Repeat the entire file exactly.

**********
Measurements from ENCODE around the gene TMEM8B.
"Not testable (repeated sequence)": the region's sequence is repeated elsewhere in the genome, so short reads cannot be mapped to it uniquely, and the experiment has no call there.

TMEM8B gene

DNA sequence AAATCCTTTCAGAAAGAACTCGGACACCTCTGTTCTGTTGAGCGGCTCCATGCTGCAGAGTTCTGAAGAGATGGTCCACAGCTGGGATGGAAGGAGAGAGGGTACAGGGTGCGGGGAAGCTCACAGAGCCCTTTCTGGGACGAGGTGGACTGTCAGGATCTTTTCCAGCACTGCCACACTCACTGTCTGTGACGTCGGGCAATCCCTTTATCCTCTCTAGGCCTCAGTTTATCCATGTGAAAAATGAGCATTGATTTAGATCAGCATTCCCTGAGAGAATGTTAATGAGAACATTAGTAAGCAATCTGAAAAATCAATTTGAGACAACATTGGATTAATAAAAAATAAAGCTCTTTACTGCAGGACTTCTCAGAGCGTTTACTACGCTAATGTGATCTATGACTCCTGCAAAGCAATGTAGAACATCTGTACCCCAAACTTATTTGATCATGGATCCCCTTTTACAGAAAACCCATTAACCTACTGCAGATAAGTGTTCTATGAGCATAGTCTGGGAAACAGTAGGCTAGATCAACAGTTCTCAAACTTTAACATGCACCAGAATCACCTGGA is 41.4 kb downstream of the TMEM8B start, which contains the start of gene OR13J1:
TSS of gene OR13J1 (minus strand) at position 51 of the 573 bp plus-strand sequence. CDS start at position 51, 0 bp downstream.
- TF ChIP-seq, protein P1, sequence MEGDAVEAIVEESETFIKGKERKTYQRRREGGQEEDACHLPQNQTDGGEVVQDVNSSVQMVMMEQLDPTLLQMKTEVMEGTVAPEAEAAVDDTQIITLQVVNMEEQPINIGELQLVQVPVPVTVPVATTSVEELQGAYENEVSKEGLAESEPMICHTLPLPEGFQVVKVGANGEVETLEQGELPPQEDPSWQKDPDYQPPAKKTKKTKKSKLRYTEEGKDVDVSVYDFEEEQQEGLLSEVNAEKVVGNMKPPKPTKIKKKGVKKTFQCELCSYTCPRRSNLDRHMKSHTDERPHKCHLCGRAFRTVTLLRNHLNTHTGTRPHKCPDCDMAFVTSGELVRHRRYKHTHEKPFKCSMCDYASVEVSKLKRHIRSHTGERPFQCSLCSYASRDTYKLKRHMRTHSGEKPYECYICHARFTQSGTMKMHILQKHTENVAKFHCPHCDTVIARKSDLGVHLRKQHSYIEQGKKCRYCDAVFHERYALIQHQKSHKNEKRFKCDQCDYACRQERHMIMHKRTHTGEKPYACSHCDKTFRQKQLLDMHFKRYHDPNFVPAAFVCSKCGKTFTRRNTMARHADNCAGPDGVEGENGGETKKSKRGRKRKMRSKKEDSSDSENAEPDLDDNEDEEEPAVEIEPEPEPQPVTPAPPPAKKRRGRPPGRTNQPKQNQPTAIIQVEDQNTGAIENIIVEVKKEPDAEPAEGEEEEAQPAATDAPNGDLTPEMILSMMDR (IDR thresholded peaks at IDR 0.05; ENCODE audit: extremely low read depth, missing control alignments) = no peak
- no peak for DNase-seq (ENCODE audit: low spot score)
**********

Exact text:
Measurements from ENCODE around the gene TMEM8B.
"Not testable (repeated sequence)": the region's sequence is repeated elsewhere in the genome, so short reads cannot be mapped to it uniquely, and the experiment has no call there.

TMEM8B gene

DNA sequence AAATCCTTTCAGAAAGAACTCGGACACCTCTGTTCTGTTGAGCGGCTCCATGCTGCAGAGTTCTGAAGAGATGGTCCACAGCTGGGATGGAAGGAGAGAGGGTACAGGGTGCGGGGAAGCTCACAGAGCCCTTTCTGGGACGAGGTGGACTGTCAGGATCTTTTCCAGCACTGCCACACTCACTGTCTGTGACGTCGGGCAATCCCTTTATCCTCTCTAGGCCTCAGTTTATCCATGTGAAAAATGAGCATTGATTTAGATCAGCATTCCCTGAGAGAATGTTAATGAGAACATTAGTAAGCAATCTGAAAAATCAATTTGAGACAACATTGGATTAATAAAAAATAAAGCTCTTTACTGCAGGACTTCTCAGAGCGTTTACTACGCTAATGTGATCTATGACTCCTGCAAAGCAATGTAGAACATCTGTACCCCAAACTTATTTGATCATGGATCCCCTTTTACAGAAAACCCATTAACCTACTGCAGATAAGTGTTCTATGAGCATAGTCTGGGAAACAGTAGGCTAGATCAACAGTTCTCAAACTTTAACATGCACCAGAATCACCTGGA is 41.4 kb downstream of the TMEM8B start, which contains the start of gene OR13J1:
TSS of gene OR13J1 (minus strand) at position 51 of the 573 bp plus-strand sequence. CDS start at position 51, 0 bp downstream.
- TF ChIP-seq, protein P1, sequence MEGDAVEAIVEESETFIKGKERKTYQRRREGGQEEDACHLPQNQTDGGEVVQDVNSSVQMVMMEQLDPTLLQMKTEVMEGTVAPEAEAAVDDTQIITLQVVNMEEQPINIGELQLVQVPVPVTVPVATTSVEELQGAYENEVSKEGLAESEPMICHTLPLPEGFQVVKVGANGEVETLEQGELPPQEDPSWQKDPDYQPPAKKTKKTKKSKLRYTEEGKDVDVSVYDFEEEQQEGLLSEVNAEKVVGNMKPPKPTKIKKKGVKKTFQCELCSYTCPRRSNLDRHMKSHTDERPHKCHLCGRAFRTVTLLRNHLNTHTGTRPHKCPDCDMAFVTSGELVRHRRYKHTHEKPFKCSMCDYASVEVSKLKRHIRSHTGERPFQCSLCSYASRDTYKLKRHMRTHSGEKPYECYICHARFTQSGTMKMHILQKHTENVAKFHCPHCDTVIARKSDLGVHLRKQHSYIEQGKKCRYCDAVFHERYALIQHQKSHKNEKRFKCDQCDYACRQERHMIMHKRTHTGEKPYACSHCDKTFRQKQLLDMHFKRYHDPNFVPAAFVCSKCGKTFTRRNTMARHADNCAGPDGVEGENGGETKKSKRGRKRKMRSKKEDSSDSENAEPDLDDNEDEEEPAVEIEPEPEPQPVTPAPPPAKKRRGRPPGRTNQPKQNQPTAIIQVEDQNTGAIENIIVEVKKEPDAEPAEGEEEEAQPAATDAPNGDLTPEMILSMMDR (IDR thresholded peaks at IDR 0.05; ENCODE audit: extremely low read depth, missing control alignments) = no peak
- no peak for DNase-seq (ENCODE audit: low spot score)